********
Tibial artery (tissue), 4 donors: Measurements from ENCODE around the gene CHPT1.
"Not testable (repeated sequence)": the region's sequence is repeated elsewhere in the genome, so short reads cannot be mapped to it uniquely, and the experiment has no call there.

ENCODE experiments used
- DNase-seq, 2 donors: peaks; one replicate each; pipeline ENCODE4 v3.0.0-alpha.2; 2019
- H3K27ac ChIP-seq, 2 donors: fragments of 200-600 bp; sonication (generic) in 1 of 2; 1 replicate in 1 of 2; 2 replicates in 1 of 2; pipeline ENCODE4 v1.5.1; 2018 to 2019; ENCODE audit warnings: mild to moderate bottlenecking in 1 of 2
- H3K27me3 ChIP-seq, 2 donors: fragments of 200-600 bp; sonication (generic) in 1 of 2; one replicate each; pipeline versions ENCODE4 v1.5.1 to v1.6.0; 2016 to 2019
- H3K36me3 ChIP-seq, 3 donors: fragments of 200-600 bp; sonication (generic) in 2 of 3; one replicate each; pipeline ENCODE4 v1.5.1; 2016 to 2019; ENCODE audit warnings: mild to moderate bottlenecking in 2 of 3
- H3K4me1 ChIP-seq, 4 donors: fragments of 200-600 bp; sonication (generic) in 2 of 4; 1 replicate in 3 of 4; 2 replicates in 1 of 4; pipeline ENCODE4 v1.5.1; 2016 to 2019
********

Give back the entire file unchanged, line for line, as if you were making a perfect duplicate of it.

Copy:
Tibial artery (tissue), 4 donors: Measurements from ENCODE around the gene CHPT1.
"Not testable (repeated sequence)": the region's sequence is repeated elsewhere in the genome, so short reads cannot be mapped to it uniquely, and the experiment has no call there.

ENCODE experiments used
- DNase-seq, 2 donors: peaks; one replicate each; pipeline ENCODE4 v3.0.0-alpha.2; 2019
- H3K27ac ChIP-seq, 2 donors: fragments of 200-600 bp; sonication (generic) in 1 of 2; 1 replicate in 1 of 2; 2 replicates in 1 of 2; pipeline ENCODE4 v1.5.1; 2018 to 2019; ENCODE audit warnings: mild to moderate bottlenecking in 1 of 2
- H3K27me3 ChIP-seq, 2 donors: fragments of 200-600 bp; sonication (generic) in 1 of 2; one replicate each; pipeline versions ENCODE4 v1.5.1 to v1.6.0; 2016 to 2019
- H3K36me3 ChIP-seq, 3 donors: fragments of 200-600 bp; sonication (generic) in 2 of 3; one replicate each; pipeline ENCODE4 v1.5.1; 2016 to 2019; ENCODE audit warnings: mild to moderate bottlenecking in 2 of 3
- H3K4me1 ChIP-seq, 4 donors: fragments of 200-600 bp; sonication (generic) in 2 of 4; 1 replicate in 3 of 4; 2 replicates in 1 of 4; pipeline ENCODE4 v1.5.1; 2016 to 2019